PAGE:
The fact that the C5’s 8.0in touchscreen is positioned high up makes it easier to see at a glance, but it’s not an easy system to operate. It lags between commands, screen resolution isn’t that high, the fragmented menus need acclimatising to and even though it has shortcut buttons to skip between menus, these are touch-sensitive and hard to use on the move. It comes with lots of standard features, though, including a 36-month subscription to online services.

The CR-V has digital instruments too, but they don’t mimic the C5’s functionality, and trying to cycle through the trip computer is so complicated that you might need help from a member of Mensa. Few cars’ instruments have baffled us to such a degree; even with the help of the manual, that simple task took us 10 minutes.

Mazda CX-5 interior

We didn’t fare much better with the CR-V’s infotainment system, which is one of the worst systems on the market. It has all of the C5’s weaknesses, but even more so, such as graphics that resemble an aftermarket sat-nav from circa 2005. Once again, the touch-sensitive buttons used to swap between menus are fiddly when you’re trying to focus on driving. At least standard smartphone mirroring gives you the option to bypass Honda’s software for something more intuitive. SE trim comes with an upgraded nine-speaker stereo.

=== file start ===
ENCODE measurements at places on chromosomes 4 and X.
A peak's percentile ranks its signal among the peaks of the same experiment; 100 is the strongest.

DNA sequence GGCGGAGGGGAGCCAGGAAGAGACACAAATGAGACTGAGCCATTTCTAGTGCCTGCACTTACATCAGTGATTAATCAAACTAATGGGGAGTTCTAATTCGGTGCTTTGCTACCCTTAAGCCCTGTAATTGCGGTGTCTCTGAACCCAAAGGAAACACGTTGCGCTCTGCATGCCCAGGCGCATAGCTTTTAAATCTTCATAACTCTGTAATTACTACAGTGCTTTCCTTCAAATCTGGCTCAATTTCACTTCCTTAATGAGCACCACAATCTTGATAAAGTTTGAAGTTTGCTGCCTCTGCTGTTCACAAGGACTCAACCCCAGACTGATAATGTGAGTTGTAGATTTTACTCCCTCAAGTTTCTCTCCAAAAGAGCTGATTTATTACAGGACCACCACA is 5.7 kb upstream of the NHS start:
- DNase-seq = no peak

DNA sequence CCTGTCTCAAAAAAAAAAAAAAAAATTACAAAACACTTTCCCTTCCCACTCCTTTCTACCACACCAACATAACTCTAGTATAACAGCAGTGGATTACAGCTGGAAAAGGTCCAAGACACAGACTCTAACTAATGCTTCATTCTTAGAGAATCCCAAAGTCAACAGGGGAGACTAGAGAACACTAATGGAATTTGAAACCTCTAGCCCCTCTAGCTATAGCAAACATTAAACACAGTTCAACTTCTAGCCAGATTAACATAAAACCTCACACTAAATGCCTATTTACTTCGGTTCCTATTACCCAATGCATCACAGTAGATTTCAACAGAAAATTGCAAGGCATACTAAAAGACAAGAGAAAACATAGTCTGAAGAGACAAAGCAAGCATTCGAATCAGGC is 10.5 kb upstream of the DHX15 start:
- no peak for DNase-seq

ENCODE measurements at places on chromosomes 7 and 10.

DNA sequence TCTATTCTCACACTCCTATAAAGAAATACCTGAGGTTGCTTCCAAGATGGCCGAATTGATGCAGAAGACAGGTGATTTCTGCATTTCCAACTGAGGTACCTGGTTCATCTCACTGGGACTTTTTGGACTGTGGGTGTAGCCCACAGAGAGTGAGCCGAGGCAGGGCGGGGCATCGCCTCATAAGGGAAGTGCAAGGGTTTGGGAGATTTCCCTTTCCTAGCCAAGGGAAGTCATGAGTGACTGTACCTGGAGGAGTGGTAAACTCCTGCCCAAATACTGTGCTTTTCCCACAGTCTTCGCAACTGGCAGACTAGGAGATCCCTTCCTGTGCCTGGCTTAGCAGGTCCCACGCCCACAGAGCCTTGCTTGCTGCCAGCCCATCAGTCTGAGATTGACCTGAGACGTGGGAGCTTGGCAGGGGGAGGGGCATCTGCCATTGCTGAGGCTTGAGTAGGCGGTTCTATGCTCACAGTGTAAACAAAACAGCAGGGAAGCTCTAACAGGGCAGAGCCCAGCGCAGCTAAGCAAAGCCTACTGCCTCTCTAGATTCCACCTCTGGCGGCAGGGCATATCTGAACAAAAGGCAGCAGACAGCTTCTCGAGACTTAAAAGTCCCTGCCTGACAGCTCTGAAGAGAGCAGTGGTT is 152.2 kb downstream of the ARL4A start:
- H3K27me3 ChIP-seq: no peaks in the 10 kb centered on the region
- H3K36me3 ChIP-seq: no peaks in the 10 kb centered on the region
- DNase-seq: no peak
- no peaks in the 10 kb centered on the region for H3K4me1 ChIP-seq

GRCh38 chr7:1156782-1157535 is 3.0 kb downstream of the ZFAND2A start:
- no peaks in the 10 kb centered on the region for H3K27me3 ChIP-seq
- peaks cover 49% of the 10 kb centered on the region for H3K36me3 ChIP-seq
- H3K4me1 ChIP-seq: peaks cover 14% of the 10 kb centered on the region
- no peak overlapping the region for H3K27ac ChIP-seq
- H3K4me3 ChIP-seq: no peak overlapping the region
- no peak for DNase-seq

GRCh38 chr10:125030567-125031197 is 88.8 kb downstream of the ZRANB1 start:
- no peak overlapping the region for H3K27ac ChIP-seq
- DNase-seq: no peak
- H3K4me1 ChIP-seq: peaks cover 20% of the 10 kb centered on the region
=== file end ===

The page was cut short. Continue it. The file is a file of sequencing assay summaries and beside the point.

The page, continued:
Other elements of its design are discombobulating too, such as the steering wheel-mounted buttons. To operate the cruise control, you would expect ‘on/off’ buttons, but oh no; here, the challenge is to work out that you need to press a small button labelled ‘Main’.

On interior quality, the CX-5 wins hands down. It seems robust and its materials look and feel of a higher grade than either rival’s.

Citroen C5 Aircross boot

The CR-V has taken a big step on from its predecessor in terms of quality and also feels solid, but its cheap velour trim, obviously fake wood veneers and greater swathes of hard, shinier plastic do it no favours.

The C5, meanwhile, has an appealing design but very little in the way of luxury. Even the top of its dashboard is made from rigid plastic; that might be acceptable in a small SUV but isn’t good enough in a car that once pushed £30k.